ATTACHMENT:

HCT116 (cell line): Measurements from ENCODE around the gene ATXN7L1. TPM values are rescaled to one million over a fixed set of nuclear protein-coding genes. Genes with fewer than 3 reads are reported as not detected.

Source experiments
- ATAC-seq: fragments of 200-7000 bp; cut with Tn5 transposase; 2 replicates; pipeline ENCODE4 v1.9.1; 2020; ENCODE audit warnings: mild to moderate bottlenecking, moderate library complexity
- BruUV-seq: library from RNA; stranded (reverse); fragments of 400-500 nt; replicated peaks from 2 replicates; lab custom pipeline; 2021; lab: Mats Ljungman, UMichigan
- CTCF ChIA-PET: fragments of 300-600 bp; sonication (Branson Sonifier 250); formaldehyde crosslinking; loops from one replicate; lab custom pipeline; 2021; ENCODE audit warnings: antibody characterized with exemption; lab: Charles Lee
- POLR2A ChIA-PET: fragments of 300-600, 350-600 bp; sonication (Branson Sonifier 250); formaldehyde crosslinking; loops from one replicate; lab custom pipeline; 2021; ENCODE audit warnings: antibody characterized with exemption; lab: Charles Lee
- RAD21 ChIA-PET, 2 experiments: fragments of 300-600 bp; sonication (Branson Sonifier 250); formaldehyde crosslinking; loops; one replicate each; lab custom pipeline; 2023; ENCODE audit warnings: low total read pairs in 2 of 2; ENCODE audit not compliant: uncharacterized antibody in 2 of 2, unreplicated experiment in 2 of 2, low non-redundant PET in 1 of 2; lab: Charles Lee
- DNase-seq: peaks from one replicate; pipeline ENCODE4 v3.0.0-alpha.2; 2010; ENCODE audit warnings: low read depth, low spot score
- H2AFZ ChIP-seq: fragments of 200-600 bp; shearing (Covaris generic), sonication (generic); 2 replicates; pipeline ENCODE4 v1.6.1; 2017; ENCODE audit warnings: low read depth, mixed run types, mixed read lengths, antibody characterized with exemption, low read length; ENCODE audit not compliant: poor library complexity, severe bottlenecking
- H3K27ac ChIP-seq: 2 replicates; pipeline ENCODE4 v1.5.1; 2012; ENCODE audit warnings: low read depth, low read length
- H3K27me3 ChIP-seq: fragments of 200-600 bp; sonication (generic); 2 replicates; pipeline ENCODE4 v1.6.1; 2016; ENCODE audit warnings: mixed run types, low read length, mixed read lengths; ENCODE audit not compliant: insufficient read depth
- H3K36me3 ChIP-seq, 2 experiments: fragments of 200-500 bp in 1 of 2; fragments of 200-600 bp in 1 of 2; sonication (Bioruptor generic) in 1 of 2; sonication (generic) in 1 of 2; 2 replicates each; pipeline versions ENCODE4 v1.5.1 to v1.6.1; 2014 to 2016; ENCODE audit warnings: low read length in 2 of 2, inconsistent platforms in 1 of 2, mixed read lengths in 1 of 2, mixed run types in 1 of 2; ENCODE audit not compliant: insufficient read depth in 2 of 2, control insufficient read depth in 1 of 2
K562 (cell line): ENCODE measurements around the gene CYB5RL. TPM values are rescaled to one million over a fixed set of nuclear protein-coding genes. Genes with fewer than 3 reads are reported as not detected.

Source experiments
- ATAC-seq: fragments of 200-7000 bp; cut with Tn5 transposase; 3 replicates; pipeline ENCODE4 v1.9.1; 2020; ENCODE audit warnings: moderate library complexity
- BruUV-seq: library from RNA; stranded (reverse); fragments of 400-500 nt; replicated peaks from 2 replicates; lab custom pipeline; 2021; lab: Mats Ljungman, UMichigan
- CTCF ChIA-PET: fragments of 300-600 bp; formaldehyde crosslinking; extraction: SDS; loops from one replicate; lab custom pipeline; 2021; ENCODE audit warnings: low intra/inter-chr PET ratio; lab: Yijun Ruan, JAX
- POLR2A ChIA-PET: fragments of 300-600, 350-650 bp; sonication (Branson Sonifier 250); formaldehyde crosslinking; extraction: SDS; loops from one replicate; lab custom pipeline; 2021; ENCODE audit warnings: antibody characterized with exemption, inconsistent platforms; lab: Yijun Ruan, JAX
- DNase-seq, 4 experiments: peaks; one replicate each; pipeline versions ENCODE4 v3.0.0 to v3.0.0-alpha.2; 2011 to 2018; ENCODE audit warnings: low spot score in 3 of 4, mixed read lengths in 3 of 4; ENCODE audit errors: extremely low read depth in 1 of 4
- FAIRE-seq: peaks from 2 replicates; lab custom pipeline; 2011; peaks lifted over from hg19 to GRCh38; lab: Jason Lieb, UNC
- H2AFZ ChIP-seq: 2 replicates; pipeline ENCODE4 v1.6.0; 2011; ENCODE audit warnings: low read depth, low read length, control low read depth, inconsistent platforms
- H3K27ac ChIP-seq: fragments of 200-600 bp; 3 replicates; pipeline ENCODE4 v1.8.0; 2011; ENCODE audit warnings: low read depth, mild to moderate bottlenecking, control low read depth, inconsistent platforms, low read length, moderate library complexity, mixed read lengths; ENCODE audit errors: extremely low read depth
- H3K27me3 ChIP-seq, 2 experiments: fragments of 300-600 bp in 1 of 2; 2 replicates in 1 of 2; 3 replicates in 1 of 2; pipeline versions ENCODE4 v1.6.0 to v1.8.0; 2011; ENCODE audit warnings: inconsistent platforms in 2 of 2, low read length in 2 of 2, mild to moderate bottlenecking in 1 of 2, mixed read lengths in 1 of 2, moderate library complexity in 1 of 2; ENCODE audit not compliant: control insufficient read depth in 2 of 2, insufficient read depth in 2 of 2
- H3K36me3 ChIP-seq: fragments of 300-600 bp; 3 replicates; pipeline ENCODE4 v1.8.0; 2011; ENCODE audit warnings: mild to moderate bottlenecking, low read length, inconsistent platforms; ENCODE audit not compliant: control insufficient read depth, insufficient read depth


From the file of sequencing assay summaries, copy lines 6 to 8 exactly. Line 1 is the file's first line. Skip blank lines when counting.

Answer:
- POLR2A ChIA-PET: fragments of 300-600, 350-600 bp; sonication (Branson Sonifier 250); formaldehyde crosslinking; loops from one replicate; lab custom pipeline; 2021; ENCODE audit warnings: antibody characterized with exemption; lab: Charles Lee
- RAD21 ChIA-PET, 2 experiments: fragments of 300-600 bp; sonication (Branson Sonifier 250); formaldehyde crosslinking; loops; one replicate each; lab custom pipeline; 2023; ENCODE audit warnings: low total read pairs in 2 of 2; ENCODE audit not compliant: uncharacterized antibody in 2 of 2, unreplicated experiment in 2 of 2, low non-redundant PET in 1 of 2; lab: Charles Lee
- DNase-seq: peaks from one replicate; pipeline ENCODE4 v3.0.0-alpha.2; 2010; ENCODE audit warnings: low read depth, low spot score